In 2011 the level of public spending on the welfare state by the British Government accounted for £113.1 billion, or 16% of government. By 2020 welfare spending will rise to 1/3rd of all spending making it the largest expense followed by housing benefit, council tax benefit, benefits to the unemployed, and benefits to people with low incomes. See public opinion
Should the U.S. raise or lower the tax rate for corporations?
Should the U.S. raise taxes on the rich? Learn more?
Australia currently has a progressive tax system whereby high income earners pay a higher percentage of tax than low income tax. A more progressive income tax system has been proposed as a tool towards reducing wealth inequality. See public opinion
Should the government require businesses to pay salaried employees, making up to $46k/year, time-and-a-half for overtime hours? Learn more?
In May 2016, the Obama Administration announced new regulations that would increase the number of American entitled to receive time-and-a-half overtime pay. Salaried workers who earn up to $46,476 per year are now entitled to earn time-and-a-half pay when they work more than 40 hours per week. The previous regulations, issued in 2004, set the threshold for overtime pay at $23,660. The Labor department estimates that 4.2 million workers will become newly eligible for overtime pay under the new regulations. Proponents argue that the rule is necessary due to inflation and note that only 7% of salaried workers currently qualify for overtime pay in 2015, down sharply from 60% in 1975. Opponents argue that the new rules will hurt employers and incentivize them to cut their employee’s hours. See public opinion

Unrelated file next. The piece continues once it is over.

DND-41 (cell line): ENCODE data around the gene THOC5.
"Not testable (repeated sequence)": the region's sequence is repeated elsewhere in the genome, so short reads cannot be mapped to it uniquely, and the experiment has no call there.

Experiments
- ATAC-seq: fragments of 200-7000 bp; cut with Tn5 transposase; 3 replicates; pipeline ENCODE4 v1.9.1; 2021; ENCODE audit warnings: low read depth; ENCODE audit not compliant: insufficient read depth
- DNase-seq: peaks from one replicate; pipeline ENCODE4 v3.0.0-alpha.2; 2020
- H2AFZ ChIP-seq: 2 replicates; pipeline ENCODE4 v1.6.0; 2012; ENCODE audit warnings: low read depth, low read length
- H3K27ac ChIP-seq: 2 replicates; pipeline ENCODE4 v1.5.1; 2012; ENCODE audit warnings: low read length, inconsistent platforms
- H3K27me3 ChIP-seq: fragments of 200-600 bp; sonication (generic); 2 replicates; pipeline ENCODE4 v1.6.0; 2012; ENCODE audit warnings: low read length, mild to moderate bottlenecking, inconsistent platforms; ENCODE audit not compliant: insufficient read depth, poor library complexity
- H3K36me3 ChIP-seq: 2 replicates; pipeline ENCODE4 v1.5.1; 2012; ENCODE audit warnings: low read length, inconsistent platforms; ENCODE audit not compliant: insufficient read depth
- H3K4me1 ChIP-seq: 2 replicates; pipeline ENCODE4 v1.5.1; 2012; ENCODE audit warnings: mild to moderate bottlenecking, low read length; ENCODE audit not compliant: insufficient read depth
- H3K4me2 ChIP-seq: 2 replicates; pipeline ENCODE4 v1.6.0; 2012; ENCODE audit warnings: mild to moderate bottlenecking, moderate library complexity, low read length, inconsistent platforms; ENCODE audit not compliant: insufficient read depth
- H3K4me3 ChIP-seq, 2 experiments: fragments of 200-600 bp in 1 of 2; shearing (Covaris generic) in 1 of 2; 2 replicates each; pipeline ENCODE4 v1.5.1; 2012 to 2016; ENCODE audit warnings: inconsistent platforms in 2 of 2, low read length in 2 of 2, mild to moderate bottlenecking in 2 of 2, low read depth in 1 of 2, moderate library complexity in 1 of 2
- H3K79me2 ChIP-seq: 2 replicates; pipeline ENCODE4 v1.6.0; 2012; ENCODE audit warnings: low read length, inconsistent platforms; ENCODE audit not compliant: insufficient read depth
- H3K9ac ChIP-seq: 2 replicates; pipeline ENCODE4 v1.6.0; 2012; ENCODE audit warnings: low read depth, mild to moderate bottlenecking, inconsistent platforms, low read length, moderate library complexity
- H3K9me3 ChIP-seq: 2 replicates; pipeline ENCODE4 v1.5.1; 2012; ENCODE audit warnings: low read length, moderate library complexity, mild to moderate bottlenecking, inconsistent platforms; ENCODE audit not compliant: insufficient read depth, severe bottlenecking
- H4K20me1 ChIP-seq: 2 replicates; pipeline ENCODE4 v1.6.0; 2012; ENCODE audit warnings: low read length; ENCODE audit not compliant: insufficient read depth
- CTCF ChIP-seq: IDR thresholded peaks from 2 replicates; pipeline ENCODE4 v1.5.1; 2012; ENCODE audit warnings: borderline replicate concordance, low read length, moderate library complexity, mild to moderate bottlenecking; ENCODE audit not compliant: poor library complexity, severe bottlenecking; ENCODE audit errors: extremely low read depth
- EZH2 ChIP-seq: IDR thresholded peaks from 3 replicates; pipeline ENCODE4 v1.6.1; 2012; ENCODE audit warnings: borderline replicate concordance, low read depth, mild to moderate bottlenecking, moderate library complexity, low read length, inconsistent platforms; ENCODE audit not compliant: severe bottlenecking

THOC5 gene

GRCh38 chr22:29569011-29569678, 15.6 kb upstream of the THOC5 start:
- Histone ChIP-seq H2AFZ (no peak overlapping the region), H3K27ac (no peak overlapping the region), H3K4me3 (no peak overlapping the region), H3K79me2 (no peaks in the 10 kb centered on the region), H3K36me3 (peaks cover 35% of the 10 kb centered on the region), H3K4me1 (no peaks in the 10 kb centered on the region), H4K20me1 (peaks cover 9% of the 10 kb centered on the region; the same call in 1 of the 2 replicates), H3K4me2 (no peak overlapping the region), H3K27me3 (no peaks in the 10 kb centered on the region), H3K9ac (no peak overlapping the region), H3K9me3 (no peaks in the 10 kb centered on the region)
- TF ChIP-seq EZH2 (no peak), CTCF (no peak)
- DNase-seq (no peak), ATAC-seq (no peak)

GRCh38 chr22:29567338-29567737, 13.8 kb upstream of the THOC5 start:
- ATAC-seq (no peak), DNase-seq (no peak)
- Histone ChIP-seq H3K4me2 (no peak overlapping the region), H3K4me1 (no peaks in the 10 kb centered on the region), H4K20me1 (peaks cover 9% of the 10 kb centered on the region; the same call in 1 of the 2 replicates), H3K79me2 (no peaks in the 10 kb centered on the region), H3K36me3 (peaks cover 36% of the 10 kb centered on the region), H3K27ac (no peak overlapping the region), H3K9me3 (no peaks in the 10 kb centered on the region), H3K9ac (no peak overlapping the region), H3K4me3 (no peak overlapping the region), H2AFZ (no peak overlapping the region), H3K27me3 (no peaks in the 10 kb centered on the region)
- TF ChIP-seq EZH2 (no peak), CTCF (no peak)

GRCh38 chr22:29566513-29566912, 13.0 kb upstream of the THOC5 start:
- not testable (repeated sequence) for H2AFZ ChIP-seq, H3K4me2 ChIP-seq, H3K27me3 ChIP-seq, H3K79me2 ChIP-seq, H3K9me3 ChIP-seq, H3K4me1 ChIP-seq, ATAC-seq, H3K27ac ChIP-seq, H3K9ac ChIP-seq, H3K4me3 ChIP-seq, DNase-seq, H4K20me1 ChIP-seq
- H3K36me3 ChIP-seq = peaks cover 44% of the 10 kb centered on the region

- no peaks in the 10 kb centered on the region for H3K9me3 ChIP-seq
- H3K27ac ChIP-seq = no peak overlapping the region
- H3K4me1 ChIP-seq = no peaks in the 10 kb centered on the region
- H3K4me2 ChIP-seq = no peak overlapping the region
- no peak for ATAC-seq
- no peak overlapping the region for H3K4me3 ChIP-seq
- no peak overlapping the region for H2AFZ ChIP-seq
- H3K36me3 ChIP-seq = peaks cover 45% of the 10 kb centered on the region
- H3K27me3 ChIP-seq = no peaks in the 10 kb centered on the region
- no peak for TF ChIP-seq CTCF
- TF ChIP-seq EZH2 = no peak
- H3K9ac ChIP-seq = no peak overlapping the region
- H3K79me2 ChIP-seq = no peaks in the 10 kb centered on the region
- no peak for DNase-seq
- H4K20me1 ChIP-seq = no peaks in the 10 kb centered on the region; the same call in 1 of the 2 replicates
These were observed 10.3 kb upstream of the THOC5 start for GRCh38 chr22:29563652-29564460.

Should the government prevent “mega mergers” of corporations that could potentially control a large percentage of market share within its industry? Learn more?
In October 2016 AT&T announced that it intended to buy Time Warner Cable for $84.5 billion. The merger would create one of the biggest media companies in the history of the U.S. The announcement sparked criticism from Congressional Democrats and Republicans who argued that huge corporate mergers create monopolies which prevent competition. Since President Obama took office his administration has prevented several mega-mergers from taking place including Sprint and T-Mobile, AT&T and T-Mobile and Allergan and Pfizer. In 2015 $3.8 trillion dollar’s worth of mergers and acquisitions occurred which made it the largest year for corporate consolidation in the history of the U.S. Proponents of mergers argue that the government should not interfere with corporations and the free market should be allowed to run its own course. See public opinion